It's good that these tools are out there. As the article points out, though, it's even more important to train engineers to start thinking about products from a life cycle perspective in the first place.
A good engineering education should train us in systems thinking, so it's just another step to apply this to environmental sustainability. If you have the mental tools to think about how a component fits into a subassembly and how a subassembly fits into a product, then you already have the mental tools to think about how a product (and the processes needed to manufacture it) fits into an ecosystem. MIT has a course called Systems Perspectives on Industrial Ecology, available on OpenCourseWare, which I found very useful. I would urge anyone who is interested in this topic to check it out.
As a matter of fact, there are many interesting engineering courses on OpenCourseWare, some with full video lectures. This includes a course by Dr. Ken Russell, who used to write Design News' "Calamaties" column. For those of us who didn't have the good fortune and/or financial resources to go to MIT, it's an incredible resource.
Thanks for the reference, Dave. I think approaching this from a systems thinking point of view makes a lot of sense. Not only does it give you that ecosystem perspective at a macro level, but also on a micro level, thinking about how parts are both assembled and disassembled when it comes to end of life.
@Beth and @Dave, I don't wish to start a "Compliance is Evil" war, but I honestly do not know the purpose of the "dramatic changes" in compliance discussed in this article. I teach Systems Thinking to project managers and I am a devote of the Wharton School's late Russel Ackoff and this "Purposeful Systems". I would quickly support a massive regulatory push to document an industry that was producing dangerous products using environmentally-destructive processes. However, your article describes how Schneider Electric had 12 months to document 60,000 system components to remain in compliance with Restriction of Hazardous Substance (RoHS) regulations and avoid the loss of $600 Million in revenue. Schneider was able to "convert its entire product portfolio to meet its RoHS deadline and avoid any revenue loss."
This statement leads me to conclude that the entire supply chain involved with the $600 Million product line was not in any violation of the RoHS regulations. From a Systems Thinking perspective, what was the Purpose of the RoHS regulations? Did the authorities have reason to suspect that 80% of the products were Hazardous? 60%? 40%? 10%? 5%? If after compliance, 0% were found to be hazardous, of what purpose is the RoHS? What of the secondary Systemic consequences of less capital available for use on new research and product development? The building of new factories? The Discovery of New Business Opportunities and Customers?
I am all for Agile product and software development. But I'm leery of Agile Regulatory Development. Kudos to Schneider for developing an innovative electronic compliance system to address RoHS. One of the primary tenets of Systems Thinking is an awareness of the Change of Game. What is an appropriate level of effort to be consumed by regulatory affairs? After electronic compliance systems are adopted industry-wide, what are the next challenges in compliance to be met?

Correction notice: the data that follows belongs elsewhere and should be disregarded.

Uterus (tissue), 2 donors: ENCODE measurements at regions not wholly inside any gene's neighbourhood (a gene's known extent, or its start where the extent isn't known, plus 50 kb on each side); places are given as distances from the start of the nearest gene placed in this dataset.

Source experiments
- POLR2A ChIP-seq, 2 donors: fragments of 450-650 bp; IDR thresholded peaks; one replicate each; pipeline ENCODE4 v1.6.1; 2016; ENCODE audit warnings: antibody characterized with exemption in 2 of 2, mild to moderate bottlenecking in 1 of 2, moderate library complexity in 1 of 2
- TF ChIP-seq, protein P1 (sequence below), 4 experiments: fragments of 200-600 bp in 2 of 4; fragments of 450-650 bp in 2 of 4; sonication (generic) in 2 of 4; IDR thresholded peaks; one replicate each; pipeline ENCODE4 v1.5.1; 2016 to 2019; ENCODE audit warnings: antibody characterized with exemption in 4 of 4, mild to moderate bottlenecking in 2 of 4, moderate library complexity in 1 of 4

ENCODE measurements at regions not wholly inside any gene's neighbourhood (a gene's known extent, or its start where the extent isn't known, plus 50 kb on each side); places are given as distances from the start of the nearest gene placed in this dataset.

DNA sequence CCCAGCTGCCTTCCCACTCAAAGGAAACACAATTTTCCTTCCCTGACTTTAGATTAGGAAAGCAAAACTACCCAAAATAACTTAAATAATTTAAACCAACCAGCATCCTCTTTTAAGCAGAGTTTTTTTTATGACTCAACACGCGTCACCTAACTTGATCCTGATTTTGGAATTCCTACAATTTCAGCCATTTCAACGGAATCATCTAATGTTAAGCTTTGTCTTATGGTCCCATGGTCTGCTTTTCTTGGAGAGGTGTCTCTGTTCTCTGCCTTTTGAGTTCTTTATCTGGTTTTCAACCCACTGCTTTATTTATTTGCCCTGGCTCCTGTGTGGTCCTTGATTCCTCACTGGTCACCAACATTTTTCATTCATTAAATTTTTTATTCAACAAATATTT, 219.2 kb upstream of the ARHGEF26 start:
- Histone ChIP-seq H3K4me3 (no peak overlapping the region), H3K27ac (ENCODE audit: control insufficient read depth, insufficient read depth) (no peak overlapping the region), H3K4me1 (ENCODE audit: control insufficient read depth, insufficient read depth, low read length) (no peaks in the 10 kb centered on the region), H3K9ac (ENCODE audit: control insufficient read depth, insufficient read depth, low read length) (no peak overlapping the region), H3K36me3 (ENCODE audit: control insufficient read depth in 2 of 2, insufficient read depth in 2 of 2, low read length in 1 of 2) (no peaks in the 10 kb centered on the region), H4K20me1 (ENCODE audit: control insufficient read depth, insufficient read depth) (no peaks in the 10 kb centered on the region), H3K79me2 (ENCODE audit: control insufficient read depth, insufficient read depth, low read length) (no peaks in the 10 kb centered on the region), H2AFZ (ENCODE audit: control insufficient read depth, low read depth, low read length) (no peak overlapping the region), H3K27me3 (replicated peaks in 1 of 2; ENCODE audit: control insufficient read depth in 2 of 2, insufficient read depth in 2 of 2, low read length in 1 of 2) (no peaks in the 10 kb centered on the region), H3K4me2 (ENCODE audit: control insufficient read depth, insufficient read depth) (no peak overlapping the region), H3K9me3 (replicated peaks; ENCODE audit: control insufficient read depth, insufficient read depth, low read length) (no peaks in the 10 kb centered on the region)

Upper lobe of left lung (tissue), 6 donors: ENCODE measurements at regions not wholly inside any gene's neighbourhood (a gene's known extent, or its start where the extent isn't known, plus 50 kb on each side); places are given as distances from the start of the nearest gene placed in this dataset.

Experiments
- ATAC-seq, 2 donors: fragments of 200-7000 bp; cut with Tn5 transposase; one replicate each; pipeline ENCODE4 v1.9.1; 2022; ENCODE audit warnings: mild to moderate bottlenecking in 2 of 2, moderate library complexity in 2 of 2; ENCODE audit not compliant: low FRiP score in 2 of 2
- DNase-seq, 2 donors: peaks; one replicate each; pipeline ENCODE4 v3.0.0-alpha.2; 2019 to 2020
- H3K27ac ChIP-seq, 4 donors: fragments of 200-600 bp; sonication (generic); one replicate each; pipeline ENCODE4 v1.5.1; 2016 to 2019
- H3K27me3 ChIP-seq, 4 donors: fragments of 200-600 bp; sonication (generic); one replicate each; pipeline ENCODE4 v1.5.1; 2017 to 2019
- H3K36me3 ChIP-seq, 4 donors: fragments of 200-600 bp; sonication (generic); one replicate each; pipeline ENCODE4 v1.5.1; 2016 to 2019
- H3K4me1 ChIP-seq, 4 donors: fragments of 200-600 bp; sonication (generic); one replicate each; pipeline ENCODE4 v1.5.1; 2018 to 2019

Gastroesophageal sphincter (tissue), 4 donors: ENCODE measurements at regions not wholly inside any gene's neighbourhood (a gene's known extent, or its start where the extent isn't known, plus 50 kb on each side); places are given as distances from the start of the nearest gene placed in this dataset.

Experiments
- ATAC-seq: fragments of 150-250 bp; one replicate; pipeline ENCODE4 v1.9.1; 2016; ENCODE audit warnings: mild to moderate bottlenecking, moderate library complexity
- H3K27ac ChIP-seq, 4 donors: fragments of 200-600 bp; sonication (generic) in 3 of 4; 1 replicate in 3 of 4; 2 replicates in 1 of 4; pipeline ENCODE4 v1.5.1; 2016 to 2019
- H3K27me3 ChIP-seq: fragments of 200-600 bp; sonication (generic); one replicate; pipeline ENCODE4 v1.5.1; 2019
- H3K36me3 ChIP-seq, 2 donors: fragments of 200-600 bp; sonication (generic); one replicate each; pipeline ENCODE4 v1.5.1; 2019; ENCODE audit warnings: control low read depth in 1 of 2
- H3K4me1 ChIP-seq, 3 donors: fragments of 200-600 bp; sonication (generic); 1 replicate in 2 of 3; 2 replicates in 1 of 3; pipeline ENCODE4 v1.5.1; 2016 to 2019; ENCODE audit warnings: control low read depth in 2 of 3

The electronics industry did quite a good job of complying with RoHS. for one thing, the industry had a multi-year jump on the problem. Big suppliers like TI was fully in compliance years before the rules took affect. Major distributors such as Avnet, Arrow and Newark were able to quickly guarantee they could fill customer BOMs with compliant parts. It became a competitive issue among suppliers. That took a lot of the pain out of RoHS for the OEMs.
Your right about the chip makers, Rob. Unfortunately, the head start on compliance with ROHS didn't extend to some of the high-end embedded board makers, such as those producing single-board computers. There compliance and even understanding the details of the regulations, were all over the map. It took a couple of years for that part of the industry to sort things out.
There is currently much discussion around the term "platform," which may be preceded by the adjectives "mobile," "wearable," "medical," "healthcare," etc. However, regardless of the platform being discussed, they usually have one key aspect in common: They tend to be wireless. So, why is this one aspect so fairly universal? The answer is convenience.
Everyone has a MEMS story. For most of us it’s probably the airbag that saved our lives or the life of a loved one. Perhaps it’s the tire pressure sensor that alerted us about deflation before we were stranded alone on a dark muddy road.
Bioimimicry is not merely a helpful design tool -- it also encourages designers to think not only about how to solve design problems by imitating nature, but how to make the products, materials, and systems they design more ecologically sound and nature-friendly.
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